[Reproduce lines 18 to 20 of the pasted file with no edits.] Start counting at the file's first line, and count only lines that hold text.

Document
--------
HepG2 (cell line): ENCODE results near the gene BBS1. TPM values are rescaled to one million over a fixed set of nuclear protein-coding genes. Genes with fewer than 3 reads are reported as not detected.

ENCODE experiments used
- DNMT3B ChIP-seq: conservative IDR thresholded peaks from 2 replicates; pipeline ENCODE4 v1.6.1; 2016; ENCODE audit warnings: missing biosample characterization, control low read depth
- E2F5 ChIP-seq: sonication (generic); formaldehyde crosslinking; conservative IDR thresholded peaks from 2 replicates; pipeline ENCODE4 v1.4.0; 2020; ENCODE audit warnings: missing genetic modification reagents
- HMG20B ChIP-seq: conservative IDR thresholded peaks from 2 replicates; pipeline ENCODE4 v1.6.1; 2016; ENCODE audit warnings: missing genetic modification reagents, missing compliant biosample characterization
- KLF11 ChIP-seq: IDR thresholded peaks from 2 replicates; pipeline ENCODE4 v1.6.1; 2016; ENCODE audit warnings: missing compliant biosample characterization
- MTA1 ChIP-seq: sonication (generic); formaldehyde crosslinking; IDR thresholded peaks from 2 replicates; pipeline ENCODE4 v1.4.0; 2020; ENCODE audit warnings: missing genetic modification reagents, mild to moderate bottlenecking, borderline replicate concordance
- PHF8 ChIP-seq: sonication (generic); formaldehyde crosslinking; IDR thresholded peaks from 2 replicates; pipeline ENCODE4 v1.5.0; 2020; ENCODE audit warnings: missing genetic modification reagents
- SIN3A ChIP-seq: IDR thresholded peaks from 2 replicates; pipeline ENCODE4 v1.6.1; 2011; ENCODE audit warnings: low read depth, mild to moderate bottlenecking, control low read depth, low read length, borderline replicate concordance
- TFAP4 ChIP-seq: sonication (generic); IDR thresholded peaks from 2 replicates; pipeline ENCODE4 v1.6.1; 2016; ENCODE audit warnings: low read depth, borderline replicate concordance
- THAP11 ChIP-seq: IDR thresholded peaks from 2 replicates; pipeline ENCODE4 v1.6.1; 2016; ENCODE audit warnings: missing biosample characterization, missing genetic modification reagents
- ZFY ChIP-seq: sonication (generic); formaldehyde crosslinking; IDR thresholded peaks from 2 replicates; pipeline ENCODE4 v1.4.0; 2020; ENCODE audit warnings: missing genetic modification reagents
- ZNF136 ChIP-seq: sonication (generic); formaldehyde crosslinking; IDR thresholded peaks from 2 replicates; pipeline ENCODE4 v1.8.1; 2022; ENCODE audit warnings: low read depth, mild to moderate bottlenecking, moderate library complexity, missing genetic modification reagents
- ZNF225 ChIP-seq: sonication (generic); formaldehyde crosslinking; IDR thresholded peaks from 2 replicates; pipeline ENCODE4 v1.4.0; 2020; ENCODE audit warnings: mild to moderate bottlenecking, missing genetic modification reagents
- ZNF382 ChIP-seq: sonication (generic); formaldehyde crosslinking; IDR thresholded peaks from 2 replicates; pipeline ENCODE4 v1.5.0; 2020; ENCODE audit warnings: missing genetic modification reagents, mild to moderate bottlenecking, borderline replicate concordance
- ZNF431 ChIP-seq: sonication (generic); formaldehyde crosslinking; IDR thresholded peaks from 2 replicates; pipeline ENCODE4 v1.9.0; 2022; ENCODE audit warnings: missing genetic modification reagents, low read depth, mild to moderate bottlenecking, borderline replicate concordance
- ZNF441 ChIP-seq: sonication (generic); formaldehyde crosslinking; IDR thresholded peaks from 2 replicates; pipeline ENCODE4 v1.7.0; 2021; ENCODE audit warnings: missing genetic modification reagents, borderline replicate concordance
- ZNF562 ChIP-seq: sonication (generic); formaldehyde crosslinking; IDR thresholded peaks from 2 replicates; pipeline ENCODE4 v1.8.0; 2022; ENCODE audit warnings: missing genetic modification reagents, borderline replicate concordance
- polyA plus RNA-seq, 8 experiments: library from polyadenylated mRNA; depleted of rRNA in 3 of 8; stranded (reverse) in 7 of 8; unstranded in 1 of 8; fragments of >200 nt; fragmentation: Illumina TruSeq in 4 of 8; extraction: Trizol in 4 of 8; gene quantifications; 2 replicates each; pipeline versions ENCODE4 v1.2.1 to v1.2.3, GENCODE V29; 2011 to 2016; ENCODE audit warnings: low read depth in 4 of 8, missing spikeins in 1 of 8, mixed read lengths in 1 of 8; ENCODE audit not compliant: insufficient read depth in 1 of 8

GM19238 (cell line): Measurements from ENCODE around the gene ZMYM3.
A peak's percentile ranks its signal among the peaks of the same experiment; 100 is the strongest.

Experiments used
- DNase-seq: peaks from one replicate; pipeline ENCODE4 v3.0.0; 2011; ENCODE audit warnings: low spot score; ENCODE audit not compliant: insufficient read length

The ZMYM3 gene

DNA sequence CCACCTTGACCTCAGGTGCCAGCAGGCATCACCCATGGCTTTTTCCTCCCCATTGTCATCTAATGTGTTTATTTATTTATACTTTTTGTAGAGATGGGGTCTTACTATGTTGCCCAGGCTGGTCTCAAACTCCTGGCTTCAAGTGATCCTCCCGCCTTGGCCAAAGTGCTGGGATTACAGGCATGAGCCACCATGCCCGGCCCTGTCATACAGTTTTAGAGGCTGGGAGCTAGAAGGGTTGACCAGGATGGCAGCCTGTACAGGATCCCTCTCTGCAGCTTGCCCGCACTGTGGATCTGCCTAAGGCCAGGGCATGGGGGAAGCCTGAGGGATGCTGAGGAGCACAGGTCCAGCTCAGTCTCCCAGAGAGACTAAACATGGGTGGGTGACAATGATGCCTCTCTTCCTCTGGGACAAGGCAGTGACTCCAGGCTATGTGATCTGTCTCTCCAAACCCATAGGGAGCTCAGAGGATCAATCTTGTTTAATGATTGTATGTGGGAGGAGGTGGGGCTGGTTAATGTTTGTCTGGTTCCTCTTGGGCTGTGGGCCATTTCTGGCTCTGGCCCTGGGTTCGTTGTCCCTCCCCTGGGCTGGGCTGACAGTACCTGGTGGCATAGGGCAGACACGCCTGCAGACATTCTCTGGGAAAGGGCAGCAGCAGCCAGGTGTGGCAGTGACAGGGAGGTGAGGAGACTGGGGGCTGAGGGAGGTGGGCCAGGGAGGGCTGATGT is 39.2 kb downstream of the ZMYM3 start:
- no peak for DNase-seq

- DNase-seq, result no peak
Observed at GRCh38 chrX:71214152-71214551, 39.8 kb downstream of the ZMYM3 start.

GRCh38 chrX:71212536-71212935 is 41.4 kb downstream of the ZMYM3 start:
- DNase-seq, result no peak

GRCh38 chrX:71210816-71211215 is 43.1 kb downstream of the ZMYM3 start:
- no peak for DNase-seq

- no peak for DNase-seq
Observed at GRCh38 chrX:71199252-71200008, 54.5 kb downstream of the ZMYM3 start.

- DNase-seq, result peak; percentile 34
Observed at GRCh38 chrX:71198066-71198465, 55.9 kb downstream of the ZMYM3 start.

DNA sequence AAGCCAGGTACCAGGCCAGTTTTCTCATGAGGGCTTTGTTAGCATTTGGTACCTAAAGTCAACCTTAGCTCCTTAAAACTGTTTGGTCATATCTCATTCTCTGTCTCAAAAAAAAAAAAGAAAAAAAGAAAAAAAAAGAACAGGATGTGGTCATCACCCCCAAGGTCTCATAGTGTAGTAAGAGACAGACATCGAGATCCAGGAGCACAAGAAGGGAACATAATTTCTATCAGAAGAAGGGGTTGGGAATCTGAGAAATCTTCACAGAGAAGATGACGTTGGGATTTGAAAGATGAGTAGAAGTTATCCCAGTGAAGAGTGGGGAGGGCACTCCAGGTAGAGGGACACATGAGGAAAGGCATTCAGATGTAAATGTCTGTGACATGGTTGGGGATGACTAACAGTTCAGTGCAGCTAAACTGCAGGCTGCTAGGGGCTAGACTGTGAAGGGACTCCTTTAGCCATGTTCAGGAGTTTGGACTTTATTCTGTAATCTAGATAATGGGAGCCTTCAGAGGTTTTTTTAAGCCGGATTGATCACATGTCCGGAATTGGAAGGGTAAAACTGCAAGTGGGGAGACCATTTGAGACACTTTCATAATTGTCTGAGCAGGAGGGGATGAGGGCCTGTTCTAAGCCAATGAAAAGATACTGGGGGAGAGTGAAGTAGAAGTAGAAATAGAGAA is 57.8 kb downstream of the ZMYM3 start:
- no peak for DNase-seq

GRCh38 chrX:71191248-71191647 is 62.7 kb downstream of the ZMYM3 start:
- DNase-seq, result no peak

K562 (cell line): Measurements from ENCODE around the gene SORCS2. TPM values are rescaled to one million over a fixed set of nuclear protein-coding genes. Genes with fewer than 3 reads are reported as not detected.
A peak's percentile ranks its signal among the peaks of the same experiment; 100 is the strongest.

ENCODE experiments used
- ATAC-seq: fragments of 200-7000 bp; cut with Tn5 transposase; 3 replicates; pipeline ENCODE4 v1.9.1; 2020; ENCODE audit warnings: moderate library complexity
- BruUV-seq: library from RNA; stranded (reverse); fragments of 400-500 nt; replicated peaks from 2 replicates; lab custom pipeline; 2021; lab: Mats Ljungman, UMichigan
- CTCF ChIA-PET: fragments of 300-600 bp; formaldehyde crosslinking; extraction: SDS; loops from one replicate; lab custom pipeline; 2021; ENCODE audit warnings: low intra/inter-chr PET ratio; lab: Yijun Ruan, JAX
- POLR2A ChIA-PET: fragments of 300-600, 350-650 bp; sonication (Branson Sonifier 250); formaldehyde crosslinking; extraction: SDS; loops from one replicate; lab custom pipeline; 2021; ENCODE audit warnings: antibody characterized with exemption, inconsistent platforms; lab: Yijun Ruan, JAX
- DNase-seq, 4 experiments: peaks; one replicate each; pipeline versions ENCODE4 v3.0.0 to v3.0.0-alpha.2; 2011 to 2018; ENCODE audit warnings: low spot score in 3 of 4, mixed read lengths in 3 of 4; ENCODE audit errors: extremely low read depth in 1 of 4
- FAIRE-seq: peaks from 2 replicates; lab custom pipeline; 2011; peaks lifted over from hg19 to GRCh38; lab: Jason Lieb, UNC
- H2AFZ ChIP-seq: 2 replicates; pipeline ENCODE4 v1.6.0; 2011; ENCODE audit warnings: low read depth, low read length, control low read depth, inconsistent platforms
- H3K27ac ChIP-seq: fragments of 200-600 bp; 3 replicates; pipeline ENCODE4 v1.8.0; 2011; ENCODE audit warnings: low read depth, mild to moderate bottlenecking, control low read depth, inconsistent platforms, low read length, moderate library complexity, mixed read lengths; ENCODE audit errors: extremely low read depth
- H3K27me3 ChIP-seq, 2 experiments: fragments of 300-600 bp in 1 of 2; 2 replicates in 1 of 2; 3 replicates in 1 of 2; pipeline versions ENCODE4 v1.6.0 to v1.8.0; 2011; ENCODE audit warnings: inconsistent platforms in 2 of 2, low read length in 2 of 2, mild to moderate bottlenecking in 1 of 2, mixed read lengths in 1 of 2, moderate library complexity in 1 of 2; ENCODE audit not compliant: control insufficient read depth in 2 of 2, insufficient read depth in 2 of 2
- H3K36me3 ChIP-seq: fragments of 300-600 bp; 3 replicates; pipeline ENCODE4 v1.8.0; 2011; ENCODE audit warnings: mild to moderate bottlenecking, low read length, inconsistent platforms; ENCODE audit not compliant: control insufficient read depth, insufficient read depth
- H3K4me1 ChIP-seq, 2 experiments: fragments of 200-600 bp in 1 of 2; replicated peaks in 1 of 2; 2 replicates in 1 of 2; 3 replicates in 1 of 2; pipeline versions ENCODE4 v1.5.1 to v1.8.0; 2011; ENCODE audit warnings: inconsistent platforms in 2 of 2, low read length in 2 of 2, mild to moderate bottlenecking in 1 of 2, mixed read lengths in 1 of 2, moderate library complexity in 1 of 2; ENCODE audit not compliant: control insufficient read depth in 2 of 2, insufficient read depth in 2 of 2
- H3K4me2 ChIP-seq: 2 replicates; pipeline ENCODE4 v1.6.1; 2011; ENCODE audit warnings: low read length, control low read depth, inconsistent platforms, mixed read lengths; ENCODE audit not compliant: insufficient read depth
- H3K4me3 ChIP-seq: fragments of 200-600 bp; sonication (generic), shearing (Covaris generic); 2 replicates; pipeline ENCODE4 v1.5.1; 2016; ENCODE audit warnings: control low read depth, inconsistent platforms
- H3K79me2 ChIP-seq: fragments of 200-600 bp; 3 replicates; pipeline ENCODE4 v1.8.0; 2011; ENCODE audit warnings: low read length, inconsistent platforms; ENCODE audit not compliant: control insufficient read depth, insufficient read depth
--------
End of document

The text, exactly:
- ZNF562 ChIP-seq: sonication (generic); formaldehyde crosslinking; IDR thresholded peaks from 2 replicates; pipeline ENCODE4 v1.8.0; 2022; ENCODE audit warnings: missing genetic modification reagents, borderline replicate concordance
- polyA plus RNA-seq, 8 experiments: library from polyadenylated mRNA; depleted of rRNA in 3 of 8; stranded (reverse) in 7 of 8; unstranded in 1 of 8; fragments of >200 nt; fragmentation: Illumina TruSeq in 4 of 8; extraction: Trizol in 4 of 8; gene quantifications; 2 replicates each; pipeline versions ENCODE4 v1.2.1 to v1.2.3, GENCODE V29; 2011 to 2016; ENCODE audit warnings: low read depth in 4 of 8, missing spikeins in 1 of 8, mixed read lengths in 1 of 8; ENCODE audit not compliant: insufficient read depth in 1 of 8

GM19238 (cell line): Measurements from ENCODE around the gene ZMYM3.